- Over the next five years, online grocery sales will see a compound annual growth rate (CAGR) of 11.7%, bumping e-commerce’s share of overall grocery spending from 11.2% in 2022 to 13.6% in 2027, per a newly released forecast by Brick Meets Click and Mercatus.
- Among fulfillment methods, pickup is predicted to have the fastest growth and biggest market share gain over the next five years, with a 13.6% CAGR. By 2027, that method is expected to account for more than half (50.3%) of online grocery sales, up from 45.4% in 2022, stealing share from ship-to-home and delivery.
- While the forecast has online grocery sales slowing after a rapid growth spurt during the start of the pandemic, ongoing inflationary and health concerns are expected to continue to impact e-commerce usage.
The Brick Meets Click and Mercatus forecast paints a more modest picture of grocery e-commerce’s expected growth in comparison to predictions made in 2020 about the future of online grocery sales.
Those included a prediction from Mercatus and research firm Incisiv that e-commerce would account for 21.5% of total grocery sales, worth $250 billion, by 2025 and a forecast from FMI and Nielsen that online food and beverage sales would hit $143 billion by 2025 and represent 30% of all omnichannel food and beverage spending.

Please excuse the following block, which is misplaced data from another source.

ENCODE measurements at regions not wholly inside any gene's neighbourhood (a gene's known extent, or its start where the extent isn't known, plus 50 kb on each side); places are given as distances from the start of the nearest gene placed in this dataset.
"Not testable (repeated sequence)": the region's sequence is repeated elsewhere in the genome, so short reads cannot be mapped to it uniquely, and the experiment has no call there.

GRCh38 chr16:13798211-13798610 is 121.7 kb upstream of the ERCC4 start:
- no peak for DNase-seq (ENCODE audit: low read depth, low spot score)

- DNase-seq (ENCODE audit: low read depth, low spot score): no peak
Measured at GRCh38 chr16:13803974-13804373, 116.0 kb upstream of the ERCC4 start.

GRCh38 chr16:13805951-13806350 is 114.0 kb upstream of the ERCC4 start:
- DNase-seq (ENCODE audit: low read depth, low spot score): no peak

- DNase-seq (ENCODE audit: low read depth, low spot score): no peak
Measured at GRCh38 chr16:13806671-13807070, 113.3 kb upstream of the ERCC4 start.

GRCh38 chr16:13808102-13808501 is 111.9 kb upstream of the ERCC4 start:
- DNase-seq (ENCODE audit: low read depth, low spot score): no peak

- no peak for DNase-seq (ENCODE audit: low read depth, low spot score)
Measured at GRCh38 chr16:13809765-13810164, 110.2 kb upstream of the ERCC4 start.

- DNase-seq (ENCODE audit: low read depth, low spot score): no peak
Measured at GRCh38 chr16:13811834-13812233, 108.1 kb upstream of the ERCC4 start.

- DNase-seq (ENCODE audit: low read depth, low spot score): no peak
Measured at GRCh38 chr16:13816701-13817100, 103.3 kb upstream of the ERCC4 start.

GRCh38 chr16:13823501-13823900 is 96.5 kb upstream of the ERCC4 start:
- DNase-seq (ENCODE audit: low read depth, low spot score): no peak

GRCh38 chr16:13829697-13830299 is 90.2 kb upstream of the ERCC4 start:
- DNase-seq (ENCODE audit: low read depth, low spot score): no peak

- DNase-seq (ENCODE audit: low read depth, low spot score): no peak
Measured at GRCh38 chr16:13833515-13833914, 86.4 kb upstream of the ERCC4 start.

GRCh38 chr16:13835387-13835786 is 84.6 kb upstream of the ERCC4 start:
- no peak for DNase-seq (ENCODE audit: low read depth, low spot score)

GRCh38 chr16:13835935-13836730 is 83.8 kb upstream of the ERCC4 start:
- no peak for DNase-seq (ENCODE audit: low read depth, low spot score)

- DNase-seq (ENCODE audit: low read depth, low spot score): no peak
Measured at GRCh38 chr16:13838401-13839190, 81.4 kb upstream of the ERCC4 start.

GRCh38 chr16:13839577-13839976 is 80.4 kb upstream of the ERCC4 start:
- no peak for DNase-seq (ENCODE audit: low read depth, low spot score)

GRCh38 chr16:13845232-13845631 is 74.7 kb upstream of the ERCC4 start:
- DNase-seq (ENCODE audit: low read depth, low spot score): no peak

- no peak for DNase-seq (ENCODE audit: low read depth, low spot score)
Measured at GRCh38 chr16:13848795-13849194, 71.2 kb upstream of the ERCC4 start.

The newest Brick Meets Click and Mercatus forecast predicts e-commerce will increase a modest 2.4 percentage points over the next five years, underscoring the challenges retailers face in balancing sales with profitability. The firms noted that ongoing health concerns from COVID-19 and other illnesses will likely continue to encourage online grocery shopping.
Excluding price inflation, overall grocery sales are expected to grow at a 2.5% CAGR by 2027, primarily due to an increase in household spending, followed by a gain in the number of households shopping for groceries, per the forecast from Brick Meets Click and Mercatus. However, the aging U.S. population and shrinking household size are both expected to weigh down grocery sales.
Price inflation is predicted to serve as a larger growth driver for in-store shopping while having a smaller influence on fueling online sales.
The forecast predicts average order values and order frequency will increase, with pickup accounting for the most growth across both metrics followed by delivery and ship-to-home service.
Pickup’s bright forecast is supported by predictions that the fulfillment method will become more widely available across the country.
“Delivery is already saturated, with most customers having the choice of multiple home delivery options across a wide range of retail banners,” the firms stated in their report, noting that delivery usage is more sensitive to financial and health concerns than pickup.
Going forward, figuring out the profitability of grocery e-commerce will be key for retailers, said David Bishop, partner at Brick Meets Click.
“Now more than ever, grocers need a grounded view of the future market while simultaneously strengthening the customer experience to protect their base business and improving the profitability of this higher cost-to-serve mode of shopping,” he said in a statement.